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Report: Afghan security forces committed 75 rights abuses, including child sex assault

by Courtney Kube /

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WASHINGTON — The Afghan military and police were involved in at least 75 gross human rights violations from 2010 to 2016, including murder, torture and child sexual assault, but the U.S. government continued funding them anyway, according to a newly declassified report.

The report from the Special Inspector General for Afghanistan Reconstruction (SIGAR), which was first released to Congress last year but made public Tuesday, says that at least seven of the violations were child sexual assault, but also says "the full extent of child sexual assault committed by Afghan security forces may never be known."

In a 2015 article, The New York Times referred to sexual abuse of young boys by Afghan security forces as "rampant." The report was prepared by SIGAR after nearly 100 members of Congress, in response to the Times article, asked that the inspector general investigate the alleged sexual abuse.

Twenty-two of the 75 violations in the SIGAR report were classified and could not be revealed, and 46 involved other gross violations of human rights, including extrajudicial killings and torture of prisoners. The violations occurred from 2010 to August 2016.

AFGHANISTAN-KABUL-MILITARY TRAINING
Afghan soldiers train at Marshal Fahim National Defense University in Kabul on Sept. 12, 2017.Rahmat Alizadah / Xinhua via Getty Images

The SIGAR investigation found that the U.S. military knew about these human rights abuses, but used a legal loophole to keep supporting the Afghan units involved.

The so-called Leahy Laws forbid the Pentagon and State Department from providing assistance to a foreign military or police unit if there is credible evidence the unit has committed a gross violation of human rights.

Faced with evidence that Afghan units had committed such violations, the Pentagon invoked the "notwithstanding clause" in the DOD Appropriations Act, which allows it to continue most funding for these units "notwithstanding" human rights abuses if that funding is deemed a security necessity.

"This type of abuse, appallingly, is a common practice," said Sen. Patrick Leahy, D-Vt., for whom the Leahy Laws are named. "In fact, it is a virtual certainty that it is grossly underreported. The report also revealed that DOD circumvented the [Defense] Leahy Law by using 'notwithstanding' authority without notifying Congress, even providing aid to Afghan units implicated in child abuse. That is inexcusable."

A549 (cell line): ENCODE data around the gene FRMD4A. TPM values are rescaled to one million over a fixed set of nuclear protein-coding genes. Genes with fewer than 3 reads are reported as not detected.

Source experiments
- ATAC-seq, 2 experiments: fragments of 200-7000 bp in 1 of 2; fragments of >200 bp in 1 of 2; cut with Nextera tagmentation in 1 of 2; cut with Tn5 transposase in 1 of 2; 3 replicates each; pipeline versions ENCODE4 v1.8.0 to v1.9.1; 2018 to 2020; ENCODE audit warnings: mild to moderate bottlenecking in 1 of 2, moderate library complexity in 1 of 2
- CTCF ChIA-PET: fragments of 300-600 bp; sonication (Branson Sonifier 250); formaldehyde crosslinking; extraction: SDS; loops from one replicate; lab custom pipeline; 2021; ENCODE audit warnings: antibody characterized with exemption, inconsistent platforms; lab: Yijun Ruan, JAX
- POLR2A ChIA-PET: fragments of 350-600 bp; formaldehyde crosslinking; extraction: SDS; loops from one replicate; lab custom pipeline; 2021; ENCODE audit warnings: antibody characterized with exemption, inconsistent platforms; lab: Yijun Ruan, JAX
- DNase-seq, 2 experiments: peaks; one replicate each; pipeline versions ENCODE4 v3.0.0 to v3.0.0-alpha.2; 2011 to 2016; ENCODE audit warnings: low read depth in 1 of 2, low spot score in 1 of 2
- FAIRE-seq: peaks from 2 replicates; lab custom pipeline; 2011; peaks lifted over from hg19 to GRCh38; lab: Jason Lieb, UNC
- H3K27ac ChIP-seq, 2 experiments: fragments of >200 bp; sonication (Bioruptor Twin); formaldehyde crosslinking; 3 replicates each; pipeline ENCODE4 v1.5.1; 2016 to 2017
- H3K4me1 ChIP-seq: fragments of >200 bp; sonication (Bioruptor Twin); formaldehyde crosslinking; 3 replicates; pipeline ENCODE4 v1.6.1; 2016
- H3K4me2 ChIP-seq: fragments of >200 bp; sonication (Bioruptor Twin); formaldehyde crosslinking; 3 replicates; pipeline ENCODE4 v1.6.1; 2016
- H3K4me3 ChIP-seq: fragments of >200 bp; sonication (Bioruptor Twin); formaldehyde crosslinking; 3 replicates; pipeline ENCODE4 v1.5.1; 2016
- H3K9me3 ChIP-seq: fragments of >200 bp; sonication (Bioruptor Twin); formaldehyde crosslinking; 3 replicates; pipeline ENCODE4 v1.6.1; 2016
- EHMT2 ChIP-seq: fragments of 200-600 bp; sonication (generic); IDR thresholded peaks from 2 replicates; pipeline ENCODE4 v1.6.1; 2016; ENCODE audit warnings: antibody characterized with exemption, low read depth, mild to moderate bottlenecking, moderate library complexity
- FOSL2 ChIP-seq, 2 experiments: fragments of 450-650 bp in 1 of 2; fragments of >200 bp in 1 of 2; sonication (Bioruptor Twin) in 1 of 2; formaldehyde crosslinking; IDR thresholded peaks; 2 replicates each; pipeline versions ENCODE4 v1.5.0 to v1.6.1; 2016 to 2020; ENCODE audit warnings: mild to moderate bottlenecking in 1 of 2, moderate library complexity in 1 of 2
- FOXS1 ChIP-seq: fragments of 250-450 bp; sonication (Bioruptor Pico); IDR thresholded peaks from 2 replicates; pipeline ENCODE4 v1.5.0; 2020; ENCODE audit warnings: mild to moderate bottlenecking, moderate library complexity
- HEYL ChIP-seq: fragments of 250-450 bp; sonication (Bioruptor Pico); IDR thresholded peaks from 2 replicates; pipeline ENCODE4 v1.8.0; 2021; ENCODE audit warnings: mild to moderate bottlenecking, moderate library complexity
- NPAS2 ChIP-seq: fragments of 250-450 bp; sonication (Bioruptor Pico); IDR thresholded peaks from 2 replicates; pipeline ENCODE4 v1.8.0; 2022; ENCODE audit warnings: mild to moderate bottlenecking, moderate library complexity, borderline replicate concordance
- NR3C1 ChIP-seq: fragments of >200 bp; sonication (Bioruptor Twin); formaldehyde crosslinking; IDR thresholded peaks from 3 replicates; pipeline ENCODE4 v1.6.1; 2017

The SIGAR report recommended that Congress prohibit the Defense Department from invoking the notwithstanding clause to justify funding in Afghanistan.

In a 2017 response to the report, the Pentagon disagreed that the notwithstanding clause should not apply to Afghan security forces. But in November the Senate Appropriations Committee, of which Leahy is ranking member, removed the clause from the 2018 Defense Appropriations Act.

The SIGAR report found that on Dec. 3, 2015, the undersecretary of defense for policy approved continued funding for 12 Afghan security force units implicated in 14 human rights violations in 2013, citing the notwithstanding clause. The Pentagon used the same clause in 2016 to continue supporting eight of the nine Afghan units implicated in gross human rights abuse.

The report says that DOD officials said they do not believe the 75 human rights violations counted "represent all child sexual assault and other gross violation of human rights incidents in Afghanistan."

"While DOD and State have taken steps to identify and investigate child sexual assault," says the report, "the full extent of child sexual assault committed by members of the Afghan security forces may never be known."

Twenty-four of the 37 individuals and organizations SIGAR spoke with for the report said they "were aware of child sexual assault incidents or related exploitation." SIGAR also interviewed 16 current and former service members who served in Afghanistan to inquire whether they had seen evidence of child sexual assault by Afghan military and police. Four of the service members had direct knowledge of children being sexually assaulted, but none of the four had reported it at the time.

Numerous witnesses reported seeing and hearing evidence of abuse but did not report it, with one witness even saying the service members "talked and laughed about it happening, but did not take action to address it."

Service members and nongovernmental organizations were often reluctant to share information about alleged abuses with the U.S. government or did not know how to report allegations, SIGAR found.

In November, the commander of Resolute Support and U.S. Forces Afghanistan, Gen. John Nicholson, announced new procedures for troops to recognize and report violations. Nicholson was the first commander to hire a special adviser focused on protecting Afghan children from abuse.

Since FY 2002, the U.S. has appropriated more than $71 billion to the Afghan security forces.

With the American footprint in Afghanistan now under 10,000, down from a peak of 100,000 in 2010, the U.S. will have to rely on the Afghan government to document abuses going forward, said the SIGAR report.

"DOD may have missed the window of opportunity" to collect information about abuse while the U.S. had a large footprint, the report said.

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